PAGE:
This means there are a total of 7 points up for grabs. Remember to have a well-rounded essay that uses all of the techniques in order to maximize your chances of getting a high score. Having a strong argument with a well-supported thesis is just as important as analyzing the key historical and literary elements. Having a firm understanding of the format and purpose of the DBQ makes it easier to strategize ways to ace it.
8 Quick Tips for Writing an Awesome DBQ
Here is a list of useful tips to make your essay better:
-Read the instructions
-Thoroughly analyze the documents
-Re-Read the question
-Develop a thesis statement
-Organize your essay
-Begin with a memorable introduction
-Use good support and references in your body paragraphs
-Conclude with a re-cap of your argument and your main points
AP® is a trademark registered and/or owned by the College Board, which was not involved in the production of, and does not endorse, this site.
The Document Based Question (DBQ) essay is a key feature of the APUSH exam. And at 25% of your total score, it’s an important feature! Keep reading and you will get some great tips on how to write a DBQ for the APUSH exam.
What is a DBQ essay?
As I stated in a previous post on what the APUSH exam is all about, the goal of the exam is to test your historical thinking skills. Historians write arguments based on documents, and for this exam, you will, too.
For a DBQ essay, you will receive several documents of varying length. You will be asked to respond to some historical prompt that will require you to use the documents as evidence in your response. The great thing about a DBQ is that a lot of information you need to answer the question is in the documents themselves – score! However, you do need to have some background knowledge to make sense of the documents (we will practice this later in the post). The documents could be tables, charts, personal letters, or any other source that the exam creators believe would help you answer the question. Generally speaking, the documents will represent multiple perspectives on one topic.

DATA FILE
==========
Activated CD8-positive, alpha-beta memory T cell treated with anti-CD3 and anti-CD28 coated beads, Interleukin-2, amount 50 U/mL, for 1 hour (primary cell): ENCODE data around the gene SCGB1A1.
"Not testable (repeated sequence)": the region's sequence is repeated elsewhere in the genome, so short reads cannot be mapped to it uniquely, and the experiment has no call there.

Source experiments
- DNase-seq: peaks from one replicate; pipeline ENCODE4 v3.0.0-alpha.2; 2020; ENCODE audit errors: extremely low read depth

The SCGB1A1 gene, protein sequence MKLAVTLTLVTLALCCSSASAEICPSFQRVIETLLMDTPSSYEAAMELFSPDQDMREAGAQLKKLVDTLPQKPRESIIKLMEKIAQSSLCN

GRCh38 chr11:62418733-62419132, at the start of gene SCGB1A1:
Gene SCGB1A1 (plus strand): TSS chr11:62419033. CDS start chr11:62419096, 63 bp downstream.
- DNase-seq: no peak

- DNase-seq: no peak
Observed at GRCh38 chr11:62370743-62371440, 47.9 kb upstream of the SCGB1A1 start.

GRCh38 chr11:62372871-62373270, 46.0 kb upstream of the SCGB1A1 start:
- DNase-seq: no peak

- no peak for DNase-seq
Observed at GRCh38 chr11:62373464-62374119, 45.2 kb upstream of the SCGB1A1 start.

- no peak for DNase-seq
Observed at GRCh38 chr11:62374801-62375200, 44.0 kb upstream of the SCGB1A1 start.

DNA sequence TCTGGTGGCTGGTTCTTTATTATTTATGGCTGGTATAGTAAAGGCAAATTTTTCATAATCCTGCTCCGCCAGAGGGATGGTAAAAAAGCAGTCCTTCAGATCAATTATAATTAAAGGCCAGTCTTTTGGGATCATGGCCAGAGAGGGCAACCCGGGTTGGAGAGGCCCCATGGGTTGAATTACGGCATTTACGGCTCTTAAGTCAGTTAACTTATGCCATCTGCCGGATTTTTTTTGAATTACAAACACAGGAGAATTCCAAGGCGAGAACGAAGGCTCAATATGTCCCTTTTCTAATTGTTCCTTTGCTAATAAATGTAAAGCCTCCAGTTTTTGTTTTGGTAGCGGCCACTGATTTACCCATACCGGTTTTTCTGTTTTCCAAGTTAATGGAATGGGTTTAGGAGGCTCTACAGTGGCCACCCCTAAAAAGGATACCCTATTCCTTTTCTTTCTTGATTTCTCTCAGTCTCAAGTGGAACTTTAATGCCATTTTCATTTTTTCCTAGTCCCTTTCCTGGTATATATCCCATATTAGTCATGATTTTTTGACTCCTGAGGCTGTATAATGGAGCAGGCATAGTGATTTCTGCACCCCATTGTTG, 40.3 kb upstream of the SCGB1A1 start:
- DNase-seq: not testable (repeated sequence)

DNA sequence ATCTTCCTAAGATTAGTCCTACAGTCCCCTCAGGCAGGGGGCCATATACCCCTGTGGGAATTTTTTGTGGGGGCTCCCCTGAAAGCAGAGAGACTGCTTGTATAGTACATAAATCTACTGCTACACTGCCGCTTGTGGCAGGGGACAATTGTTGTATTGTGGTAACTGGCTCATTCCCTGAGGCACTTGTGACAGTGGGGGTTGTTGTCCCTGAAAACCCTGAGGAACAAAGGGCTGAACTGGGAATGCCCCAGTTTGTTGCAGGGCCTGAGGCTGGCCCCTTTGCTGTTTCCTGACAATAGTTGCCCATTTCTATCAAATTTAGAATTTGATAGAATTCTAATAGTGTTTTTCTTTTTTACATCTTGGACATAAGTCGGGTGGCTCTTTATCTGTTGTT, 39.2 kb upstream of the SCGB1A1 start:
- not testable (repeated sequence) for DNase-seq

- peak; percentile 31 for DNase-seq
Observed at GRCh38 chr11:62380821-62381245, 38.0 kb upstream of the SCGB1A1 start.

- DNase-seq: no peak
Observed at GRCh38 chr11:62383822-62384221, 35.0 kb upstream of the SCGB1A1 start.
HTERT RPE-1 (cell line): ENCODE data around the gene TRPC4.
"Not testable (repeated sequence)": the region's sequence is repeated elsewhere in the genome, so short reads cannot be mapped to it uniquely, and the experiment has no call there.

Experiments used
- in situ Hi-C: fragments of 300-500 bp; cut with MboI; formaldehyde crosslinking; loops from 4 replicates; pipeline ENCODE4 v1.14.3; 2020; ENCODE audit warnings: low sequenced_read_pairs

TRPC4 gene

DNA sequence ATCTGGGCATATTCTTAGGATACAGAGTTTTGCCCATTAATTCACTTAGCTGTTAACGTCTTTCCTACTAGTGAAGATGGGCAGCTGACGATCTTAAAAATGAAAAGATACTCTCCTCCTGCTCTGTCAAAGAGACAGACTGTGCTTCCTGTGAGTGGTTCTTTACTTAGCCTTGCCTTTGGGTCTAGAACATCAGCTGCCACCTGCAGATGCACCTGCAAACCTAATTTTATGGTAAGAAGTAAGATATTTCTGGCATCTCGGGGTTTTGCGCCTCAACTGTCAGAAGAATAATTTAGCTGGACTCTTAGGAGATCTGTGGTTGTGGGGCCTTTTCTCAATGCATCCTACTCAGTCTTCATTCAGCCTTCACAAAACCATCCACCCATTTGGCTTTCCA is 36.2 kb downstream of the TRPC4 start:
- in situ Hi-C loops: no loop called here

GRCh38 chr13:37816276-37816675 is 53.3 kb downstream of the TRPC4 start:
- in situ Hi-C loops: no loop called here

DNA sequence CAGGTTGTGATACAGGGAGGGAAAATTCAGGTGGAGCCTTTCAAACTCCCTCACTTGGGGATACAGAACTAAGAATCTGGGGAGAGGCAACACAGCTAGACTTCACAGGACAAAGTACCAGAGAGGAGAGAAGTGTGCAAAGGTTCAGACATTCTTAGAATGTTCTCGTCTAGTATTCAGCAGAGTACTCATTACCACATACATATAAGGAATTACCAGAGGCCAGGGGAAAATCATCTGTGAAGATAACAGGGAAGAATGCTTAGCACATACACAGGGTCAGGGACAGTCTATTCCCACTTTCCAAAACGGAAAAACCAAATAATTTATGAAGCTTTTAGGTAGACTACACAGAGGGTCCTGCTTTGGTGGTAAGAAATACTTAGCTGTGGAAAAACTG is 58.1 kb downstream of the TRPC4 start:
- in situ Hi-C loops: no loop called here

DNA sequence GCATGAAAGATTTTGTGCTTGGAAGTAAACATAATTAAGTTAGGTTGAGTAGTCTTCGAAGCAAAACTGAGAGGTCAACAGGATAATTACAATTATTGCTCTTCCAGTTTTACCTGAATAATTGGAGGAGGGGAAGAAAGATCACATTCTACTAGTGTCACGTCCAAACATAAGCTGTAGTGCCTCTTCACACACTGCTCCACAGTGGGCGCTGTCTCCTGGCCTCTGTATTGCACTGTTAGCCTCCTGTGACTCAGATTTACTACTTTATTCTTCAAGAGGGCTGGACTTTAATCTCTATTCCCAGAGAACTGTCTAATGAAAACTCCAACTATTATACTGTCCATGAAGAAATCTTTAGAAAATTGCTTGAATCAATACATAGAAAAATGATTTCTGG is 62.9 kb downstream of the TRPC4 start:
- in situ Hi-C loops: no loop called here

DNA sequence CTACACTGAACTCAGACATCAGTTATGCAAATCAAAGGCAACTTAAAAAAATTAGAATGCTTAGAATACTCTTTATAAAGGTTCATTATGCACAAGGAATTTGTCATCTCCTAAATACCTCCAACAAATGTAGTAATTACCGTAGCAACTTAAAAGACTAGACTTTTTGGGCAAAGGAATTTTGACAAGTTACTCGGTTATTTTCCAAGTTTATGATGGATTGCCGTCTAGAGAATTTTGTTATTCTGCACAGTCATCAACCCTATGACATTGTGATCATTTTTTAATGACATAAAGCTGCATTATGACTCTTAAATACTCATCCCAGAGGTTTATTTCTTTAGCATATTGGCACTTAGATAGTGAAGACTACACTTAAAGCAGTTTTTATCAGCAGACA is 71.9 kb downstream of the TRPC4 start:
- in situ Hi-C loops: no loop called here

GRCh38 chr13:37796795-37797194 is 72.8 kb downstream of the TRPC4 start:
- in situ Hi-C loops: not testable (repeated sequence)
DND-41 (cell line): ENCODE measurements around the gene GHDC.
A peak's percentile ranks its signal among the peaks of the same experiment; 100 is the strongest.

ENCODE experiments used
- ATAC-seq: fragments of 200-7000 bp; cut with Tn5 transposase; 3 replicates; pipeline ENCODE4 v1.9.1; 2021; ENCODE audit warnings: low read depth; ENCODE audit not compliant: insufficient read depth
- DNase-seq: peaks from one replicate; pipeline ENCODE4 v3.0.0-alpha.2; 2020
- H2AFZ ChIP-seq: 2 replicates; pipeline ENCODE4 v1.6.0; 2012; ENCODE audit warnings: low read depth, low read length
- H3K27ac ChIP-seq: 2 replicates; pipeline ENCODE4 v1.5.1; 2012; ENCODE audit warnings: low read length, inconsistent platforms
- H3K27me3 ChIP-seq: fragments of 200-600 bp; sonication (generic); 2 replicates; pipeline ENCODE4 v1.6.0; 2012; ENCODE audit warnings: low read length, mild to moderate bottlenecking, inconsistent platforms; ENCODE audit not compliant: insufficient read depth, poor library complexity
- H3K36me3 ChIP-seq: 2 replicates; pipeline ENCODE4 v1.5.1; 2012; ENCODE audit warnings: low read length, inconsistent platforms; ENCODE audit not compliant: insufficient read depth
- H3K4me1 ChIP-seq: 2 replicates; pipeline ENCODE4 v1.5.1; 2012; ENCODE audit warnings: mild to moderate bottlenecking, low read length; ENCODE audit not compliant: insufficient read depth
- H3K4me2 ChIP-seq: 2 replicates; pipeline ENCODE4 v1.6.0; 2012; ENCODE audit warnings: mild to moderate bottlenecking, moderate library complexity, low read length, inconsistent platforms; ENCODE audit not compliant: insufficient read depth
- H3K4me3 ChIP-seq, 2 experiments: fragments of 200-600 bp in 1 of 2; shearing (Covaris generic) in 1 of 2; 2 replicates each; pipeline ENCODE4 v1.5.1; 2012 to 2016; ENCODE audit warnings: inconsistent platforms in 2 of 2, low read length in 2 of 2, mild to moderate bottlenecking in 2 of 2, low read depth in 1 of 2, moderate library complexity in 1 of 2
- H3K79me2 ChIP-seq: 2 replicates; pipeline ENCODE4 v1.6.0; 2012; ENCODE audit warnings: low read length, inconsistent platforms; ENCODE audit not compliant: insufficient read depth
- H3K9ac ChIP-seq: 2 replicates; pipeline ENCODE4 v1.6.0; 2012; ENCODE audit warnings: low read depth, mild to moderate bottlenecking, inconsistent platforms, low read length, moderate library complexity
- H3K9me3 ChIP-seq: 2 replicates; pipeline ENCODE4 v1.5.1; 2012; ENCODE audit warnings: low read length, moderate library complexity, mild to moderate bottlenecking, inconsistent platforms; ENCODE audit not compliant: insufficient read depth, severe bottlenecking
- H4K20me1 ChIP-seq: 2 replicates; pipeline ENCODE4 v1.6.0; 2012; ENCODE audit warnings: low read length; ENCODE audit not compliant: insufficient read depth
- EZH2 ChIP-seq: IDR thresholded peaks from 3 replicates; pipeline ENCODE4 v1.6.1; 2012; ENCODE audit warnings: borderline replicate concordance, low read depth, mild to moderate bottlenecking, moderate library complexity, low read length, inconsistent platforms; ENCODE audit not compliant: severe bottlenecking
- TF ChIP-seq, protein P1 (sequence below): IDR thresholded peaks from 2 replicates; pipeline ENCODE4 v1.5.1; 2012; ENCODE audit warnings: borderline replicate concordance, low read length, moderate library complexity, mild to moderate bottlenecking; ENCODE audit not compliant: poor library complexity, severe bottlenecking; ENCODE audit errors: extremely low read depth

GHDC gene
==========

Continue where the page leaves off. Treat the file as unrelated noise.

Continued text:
It will be your job to synthesize those various perspectives into a coherent response.
Let’s walk through a sample DBQ topic for the APUSH exam.
Before we get too far into this, it’s important that you note that College Board, the organization that writes the APUSH exam, has made some major changes starting in 2015. I will be taking you through the 2015 sample the College Board provided for students to practice, but, as you will see in a second, it’s important that you practice as much as possible in order to read the documents quickly. Just make a note that the format may be slightly different if you review an exam prior to 2015.
Let’s say that you come across this prompt for a DBQ question:
Compare and contrast views of United States overseas expansion in the late nineteenth and early twentieth centuries. Evaluate how understandings of national identity, at the time, shaped these views.
Before you Read
You have 7 documents to read in the suggested time of 15 minutes. How is that even possible?!
Well, no one ever said it was going to be easy. But it is possible. When you get that prompt, or any other DBQ prompt like it, what you do before you read the documents will be just as important as what you end up writing. Before you even read the content of the documents, you should:
- Recall what you know about the time period.
- Read the source information for each document.
- Recognize the possible opinions that could be compared and contrasted.
Let’s dig into each of those steps.
1. Recall what you know
This DBQ is interested in U.S. overseas expansion in the late 19th and early 20th century. What do you know about U.S. overseas expansion during that time period? Perhaps you remember something about the Spanish-American War of 1898, which falls into our time period. Perhaps you remember that the U.S. got some territory as a result of that war. Even if you can’t remember exactly what territory, this puts you in a much better position to get started.
2. Read the source information
Take these two documents below as an example.
From APUSH Sample Exam